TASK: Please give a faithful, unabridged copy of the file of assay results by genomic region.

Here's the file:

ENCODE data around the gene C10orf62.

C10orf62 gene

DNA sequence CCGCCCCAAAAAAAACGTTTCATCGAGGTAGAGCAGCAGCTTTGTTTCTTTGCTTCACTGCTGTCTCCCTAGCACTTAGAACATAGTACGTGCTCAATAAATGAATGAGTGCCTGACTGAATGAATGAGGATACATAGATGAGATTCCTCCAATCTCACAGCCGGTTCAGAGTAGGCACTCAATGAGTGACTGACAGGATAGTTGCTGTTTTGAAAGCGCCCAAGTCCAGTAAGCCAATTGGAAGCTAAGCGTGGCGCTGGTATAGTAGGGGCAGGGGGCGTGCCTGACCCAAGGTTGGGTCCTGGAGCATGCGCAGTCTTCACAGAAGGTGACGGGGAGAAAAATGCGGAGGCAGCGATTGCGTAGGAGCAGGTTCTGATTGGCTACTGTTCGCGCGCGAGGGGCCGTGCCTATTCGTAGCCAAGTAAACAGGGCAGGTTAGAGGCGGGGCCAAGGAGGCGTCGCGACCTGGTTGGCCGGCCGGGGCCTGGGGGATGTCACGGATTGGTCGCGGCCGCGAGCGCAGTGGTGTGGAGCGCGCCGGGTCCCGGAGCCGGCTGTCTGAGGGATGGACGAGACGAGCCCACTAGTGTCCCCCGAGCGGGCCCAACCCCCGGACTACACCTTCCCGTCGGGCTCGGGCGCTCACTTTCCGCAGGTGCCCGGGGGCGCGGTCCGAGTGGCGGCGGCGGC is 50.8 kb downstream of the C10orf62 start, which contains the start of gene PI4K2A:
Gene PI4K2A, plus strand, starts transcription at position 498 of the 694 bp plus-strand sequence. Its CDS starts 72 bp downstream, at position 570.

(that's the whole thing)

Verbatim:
ENCODE data around the gene C10orf62.

C10orf62 gene

DNA sequence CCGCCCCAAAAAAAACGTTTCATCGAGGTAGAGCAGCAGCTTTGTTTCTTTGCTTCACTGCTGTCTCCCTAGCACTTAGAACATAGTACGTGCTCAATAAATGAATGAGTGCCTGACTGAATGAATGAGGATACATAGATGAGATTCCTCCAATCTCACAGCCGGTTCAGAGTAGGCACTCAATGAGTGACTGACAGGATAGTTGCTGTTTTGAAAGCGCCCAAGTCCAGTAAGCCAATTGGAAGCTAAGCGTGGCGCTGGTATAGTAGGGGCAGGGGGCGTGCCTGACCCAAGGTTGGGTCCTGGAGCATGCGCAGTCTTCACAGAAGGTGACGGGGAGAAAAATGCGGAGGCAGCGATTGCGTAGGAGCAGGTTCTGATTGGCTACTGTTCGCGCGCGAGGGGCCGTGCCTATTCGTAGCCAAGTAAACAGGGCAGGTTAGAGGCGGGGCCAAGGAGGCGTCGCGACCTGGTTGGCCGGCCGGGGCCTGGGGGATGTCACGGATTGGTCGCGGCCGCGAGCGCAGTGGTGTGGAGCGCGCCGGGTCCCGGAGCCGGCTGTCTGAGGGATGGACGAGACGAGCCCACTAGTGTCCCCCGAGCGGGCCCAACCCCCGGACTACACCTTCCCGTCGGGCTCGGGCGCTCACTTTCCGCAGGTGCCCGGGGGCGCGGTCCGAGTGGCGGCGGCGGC is 50.8 kb downstream of the C10orf62 start, which contains the start of gene PI4K2A:
Gene PI4K2A, plus strand, starts transcription at position 498 of the 694 bp plus-strand sequence. Its CDS starts 72 bp downstream, at position 570.